Keep reading... Show less
Gay Dad Family Stories

Philippe "Swiped Right" on This Handsome Young Dad

At first, Philippe wasn't sure he could date a man who was a dad. But Steve, and his son Gabriel, have helped him realize a "fatherly side" of himself he didn't know he had.

"It's been one hell of a ride since the beginning," said 26-year-old Steve Argyrakis, Canadian dad of one. He was 19 when he found out he was going to be a dad and the mom was already several months along in her pregnancy. Steve, who lives in Montreal, was struggling with his homosexuality but wanted to do the "right thing," so he continued to suppress his authentic self. "I was so scared about the future and about my own happiness, that I had put aside my homosexuality once again."

A couple of months later, little Gabriel was born, and it was love at first sight.

Keep reading... Show less
Entertainment

Ain't No Party Like a Gay Dad Dance Party

Gay dads singing and dancing with their kids is EXACTLY what you need to get your weekend started right.

Who jams to Led Zeppelin with their kids?

Who rocks some sweet moves to Kelly Clarkson?

Who sings along with their kids in the car?

Who breaks it down with a baby strapped to them in a carrier?

We all do! But these guys happened to catch it all on tape for us to enjoy! Thanks dads. 😂

Keep reading... Show less
Gay Adoption

5 Ways to Know Your Adoption Agency Is LGBTQ-Friendly

So you're ready to adopt. How do you know your adoption agency won't just discriminate against you as a gay man, but is actively welcoming to LGBTQ people?

You know what is the worst? Adoption agencies who discriminate! So how do you know your agency welcomes you? Check out our list of five immediate ways to know if your agency is LGBTQ affirming.

Keep reading... Show less
Change the World

Gay Dads Featured in Enfamil Commercial

A new ad for Enfamil showcases two gay men talking about their daughter.

The best kind of inclusion is when you're not singled out but instead included right along with everyone else. This kind inclusion inspires others to pursue their own dreams and desires, just like any one else. As part of our popular culture, we know that brands are uniquely suited to inspire us in this way.

Keep reading... Show less
Politics

Daughter of Married Gay Couple Who Used Surrogacy Abroad Isn't Citizen, Says U.S. State Department

A decades-old law can be used to discriminate against gay couples who use surrogacy abroad.

James Derek Mize and his husband Jonathan Gregg are both American citizens, but their daughter, born via a surrogate, may not be, at least according to the U.S. State Department.

The New York Times took an in-depth look at this case in a piece that ran in the paper yesterday. While James was born and raised in the U.S, his husband Jonathan was originally born in Britain. That may be enough, according to the State Department, to deny their daughter citizenship.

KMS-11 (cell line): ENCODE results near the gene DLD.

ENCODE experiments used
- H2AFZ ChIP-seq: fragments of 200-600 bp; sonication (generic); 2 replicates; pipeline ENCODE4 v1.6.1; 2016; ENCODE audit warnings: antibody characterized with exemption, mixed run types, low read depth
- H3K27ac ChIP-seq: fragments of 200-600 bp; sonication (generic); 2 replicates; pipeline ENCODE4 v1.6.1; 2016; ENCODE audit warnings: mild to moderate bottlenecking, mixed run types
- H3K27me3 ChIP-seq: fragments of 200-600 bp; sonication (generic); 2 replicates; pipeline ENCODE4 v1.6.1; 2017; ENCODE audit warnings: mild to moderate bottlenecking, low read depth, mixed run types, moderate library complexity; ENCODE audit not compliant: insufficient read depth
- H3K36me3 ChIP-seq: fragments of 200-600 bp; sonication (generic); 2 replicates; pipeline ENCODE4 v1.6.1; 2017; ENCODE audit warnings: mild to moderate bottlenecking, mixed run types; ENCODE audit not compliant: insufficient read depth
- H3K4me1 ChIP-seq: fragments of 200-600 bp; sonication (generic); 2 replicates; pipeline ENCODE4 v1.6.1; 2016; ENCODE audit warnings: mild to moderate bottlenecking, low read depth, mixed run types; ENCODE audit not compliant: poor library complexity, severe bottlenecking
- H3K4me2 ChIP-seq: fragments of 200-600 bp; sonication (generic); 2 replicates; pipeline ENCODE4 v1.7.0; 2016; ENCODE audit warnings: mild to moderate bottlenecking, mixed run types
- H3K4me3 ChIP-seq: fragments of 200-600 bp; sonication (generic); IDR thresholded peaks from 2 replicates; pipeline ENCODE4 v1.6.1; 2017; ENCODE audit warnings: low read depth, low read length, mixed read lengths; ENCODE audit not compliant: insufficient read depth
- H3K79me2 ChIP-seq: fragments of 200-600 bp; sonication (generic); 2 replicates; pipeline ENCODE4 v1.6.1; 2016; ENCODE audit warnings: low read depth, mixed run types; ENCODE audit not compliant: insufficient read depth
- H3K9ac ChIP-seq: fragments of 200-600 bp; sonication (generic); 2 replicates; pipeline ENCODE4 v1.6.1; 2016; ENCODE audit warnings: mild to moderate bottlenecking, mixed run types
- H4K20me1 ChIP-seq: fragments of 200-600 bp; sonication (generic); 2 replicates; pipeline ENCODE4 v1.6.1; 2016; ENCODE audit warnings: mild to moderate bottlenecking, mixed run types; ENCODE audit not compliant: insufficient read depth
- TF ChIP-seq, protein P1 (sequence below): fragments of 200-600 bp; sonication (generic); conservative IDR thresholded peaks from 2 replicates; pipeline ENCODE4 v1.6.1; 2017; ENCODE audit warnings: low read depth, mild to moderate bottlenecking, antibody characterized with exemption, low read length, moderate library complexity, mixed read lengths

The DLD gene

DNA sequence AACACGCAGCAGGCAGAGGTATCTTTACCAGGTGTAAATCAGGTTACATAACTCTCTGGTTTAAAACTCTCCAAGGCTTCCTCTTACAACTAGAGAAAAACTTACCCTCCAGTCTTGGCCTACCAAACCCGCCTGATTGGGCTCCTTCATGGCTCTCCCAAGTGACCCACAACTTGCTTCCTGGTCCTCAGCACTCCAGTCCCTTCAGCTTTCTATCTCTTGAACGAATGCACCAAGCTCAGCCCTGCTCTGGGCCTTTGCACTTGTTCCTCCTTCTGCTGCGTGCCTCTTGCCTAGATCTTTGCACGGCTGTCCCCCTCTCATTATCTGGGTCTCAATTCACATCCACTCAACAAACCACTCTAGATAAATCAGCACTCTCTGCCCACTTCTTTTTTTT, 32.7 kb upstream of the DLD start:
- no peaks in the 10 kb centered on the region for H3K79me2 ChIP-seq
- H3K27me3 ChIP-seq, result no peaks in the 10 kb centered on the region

"We're both Americans; we're married," James told the New York Times. "We just found it really hard to believe that we could have a child that wouldn't be able to be in our country."

According to decades-old immigration law, a child born abroad must have a biological connection to a parent that is a U.S. citizen in order to be eligible to receive citizenship upon birth. Children born via surrogacy are determined to be "out of wedlock," according to the Times report," which then requires a more onerous process to qualify for citizenship, such as demonstrating that a biological parent is not only an American citizen, but has spent at least five years in the country.

The intent of the law, which dates back to the 1950s, was to prevent people from claiming, falsely, that they are the children of U.S. parents. But LGBTQ advocates argue this archaic policy is being used intentionally to discriminates against same-sex couples, who often have to rely on donors, IVF and surrogacy in order to have biologically children, and are thus held to a higher standard.

"This is where our life is. This is where our jobs are," James told the Times. "Our daughter can't be here, but she has no one else to care for her."

Read the whole story here.


Popular

Couple That Met at the Gym Now Spotting Each Other Through Fatherhood

How two real New-Yorkers became two soft-hearted dads

This article is part of our family feature series with Circle Surrogacy, a surrogacy agency that has been helping LGBTQ+ singles and couples realize their dream of parenthood for the past 20 years.

Byron and Matthew Slosar, both 41, met ten years ago at one of New York City's Equinox gyms. "I asked him for a spot on the bench press," smiled Byron. The couple were married September 22, 2012.

Surrogacy was always the way Byron and Matthew wanted to become parents. They chose to wait and become dads later in life, until they had established careers and the financial means to pursue their chosen path.

They signed with Circle Surrogacy after interviewing a few agencies. "We immediately connected with their entire staff, particularly Anne Watson who lovingly dealt with my healthy neuroses on the daily for 1.5 years," said Byron. "They definitely personalized the service and helped us understand all 2,000 moving parts." The dads-to-be were also very impressed with how much emotional support they received from Circle.

Keep reading... Show less

Fatherhood, the gay way

Get the latest from Gays With Kids delivered to your inbox!

Follow Gays With Kids

Powered by RebelMouse